“We need to be continually learning… supported and held in staying open… Developing our personal capacity… We need the open honesty of our colleagues constantly to attend how we each fall into illusion, delusion and collusion in our work and develop our ethical capacity to respond to complexity… Quality work cannot be sustained alone”
Robin Shohet, Passionate Supervision
I am a PACFA* accredited Clinical Supervisor and a board member and secretary of AAOS (Australasian Association of Supervision).
Supervision is the ‘seat belt’ of good practice. It holds you in securely and we all know how important that secure attachment is! Who would be without it?
The supervision I have received over the years keeps me in touch with my own humility, my capacity for growth both professionally and personally and trust in myself and my client’s capabilities. It has also given me a sense of safety and support whenever I need it.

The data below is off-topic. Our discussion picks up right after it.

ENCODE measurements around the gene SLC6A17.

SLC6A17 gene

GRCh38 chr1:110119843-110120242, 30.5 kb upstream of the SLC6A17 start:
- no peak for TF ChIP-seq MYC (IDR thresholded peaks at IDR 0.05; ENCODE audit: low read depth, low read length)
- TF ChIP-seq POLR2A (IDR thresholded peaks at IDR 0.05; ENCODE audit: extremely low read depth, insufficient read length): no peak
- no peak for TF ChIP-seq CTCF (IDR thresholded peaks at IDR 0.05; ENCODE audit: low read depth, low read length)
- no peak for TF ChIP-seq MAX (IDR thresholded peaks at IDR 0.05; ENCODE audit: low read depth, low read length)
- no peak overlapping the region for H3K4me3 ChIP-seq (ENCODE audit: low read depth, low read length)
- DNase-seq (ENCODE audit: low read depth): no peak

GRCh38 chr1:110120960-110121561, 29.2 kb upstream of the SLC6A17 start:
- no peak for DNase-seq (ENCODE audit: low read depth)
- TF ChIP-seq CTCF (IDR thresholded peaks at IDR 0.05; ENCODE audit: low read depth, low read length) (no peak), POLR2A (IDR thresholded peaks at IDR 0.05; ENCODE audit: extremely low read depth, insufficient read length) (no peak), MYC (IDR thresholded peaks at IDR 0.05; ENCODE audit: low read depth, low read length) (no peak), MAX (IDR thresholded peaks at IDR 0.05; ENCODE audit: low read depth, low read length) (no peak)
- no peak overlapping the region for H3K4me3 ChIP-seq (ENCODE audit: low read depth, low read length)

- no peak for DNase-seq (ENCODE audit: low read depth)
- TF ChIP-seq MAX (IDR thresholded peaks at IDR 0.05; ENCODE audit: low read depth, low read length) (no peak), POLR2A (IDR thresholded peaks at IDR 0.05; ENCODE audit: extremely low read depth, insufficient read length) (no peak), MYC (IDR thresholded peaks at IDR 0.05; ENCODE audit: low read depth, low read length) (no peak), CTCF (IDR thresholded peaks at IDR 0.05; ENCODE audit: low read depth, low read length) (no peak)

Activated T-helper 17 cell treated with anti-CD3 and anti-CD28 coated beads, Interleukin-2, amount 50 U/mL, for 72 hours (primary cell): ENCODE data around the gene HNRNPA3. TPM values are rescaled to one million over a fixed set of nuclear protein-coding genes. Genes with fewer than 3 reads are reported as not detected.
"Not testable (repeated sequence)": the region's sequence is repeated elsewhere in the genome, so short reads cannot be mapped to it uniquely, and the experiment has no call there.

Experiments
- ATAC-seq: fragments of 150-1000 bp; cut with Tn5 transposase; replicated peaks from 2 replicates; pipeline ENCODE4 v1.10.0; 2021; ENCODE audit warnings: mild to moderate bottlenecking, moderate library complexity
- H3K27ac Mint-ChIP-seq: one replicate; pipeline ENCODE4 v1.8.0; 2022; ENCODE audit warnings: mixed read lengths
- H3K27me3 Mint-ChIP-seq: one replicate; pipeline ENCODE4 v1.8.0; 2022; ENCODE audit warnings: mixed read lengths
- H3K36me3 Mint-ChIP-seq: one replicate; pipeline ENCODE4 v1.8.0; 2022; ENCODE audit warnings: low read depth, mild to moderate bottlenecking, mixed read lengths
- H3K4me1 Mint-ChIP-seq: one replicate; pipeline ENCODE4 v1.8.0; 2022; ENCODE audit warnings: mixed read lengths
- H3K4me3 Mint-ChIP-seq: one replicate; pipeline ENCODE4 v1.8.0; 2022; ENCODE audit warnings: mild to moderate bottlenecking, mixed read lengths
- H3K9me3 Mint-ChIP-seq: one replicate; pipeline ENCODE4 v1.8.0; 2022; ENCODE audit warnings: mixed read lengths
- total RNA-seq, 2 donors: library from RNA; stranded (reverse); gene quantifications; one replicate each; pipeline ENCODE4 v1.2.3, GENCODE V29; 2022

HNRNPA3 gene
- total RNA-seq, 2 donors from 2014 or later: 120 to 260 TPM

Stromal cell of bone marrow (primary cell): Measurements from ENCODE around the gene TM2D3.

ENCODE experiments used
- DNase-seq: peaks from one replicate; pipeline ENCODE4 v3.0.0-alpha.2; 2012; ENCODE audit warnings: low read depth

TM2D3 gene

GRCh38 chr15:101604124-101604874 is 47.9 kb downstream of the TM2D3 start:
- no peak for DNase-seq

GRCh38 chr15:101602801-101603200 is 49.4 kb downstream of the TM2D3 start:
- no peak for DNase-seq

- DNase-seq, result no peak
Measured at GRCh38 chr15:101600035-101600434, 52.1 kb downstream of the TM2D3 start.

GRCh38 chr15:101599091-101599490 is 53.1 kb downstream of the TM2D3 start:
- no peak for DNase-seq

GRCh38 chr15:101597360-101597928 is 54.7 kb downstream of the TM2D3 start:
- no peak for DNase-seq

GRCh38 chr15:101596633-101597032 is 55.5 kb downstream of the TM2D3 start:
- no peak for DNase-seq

A supervisor is someone who ‘gets’ the work you do,
you are not alone!
I believe supervision is a mutual working alliance where the practitioner gets to reflect on and review their work in a respectful safe space, receiving feedback , support and if needed, guidance.
It is a space where the higher levels of ethical thinking can be explored and the practitioner’s own blind spots can become visible.
An effective supervisor is one who helps you to work out where to look, but doesn’t tell you what to see
I’ve trained with Robin Shohet and Joan Wilmot (Supervision in the Helping Professions, Passionate Supervision), Michael Carroll (On Being a supervisee, Effective Supervision, Ethical Maturity in the Helping Professions), Bob Cooke (Manchester Institute of Psychotherapy) and Valerie Redman (Redman Institute, South Australia). They have all helped me shape my own supervision style from when supervision was in its infancy in Australia.
I hold supervision to be an essential element in developing and maintaining a high quality counselling practice. Without it we can put ourselves and our clients at risk of our own fears, reactivity and ethical blind spots.
Without it we are lacking the support we need and deserve while practicing in such an intimate and intense environment.
* PACFA – Psychotherapy and Counselling Federation of Australia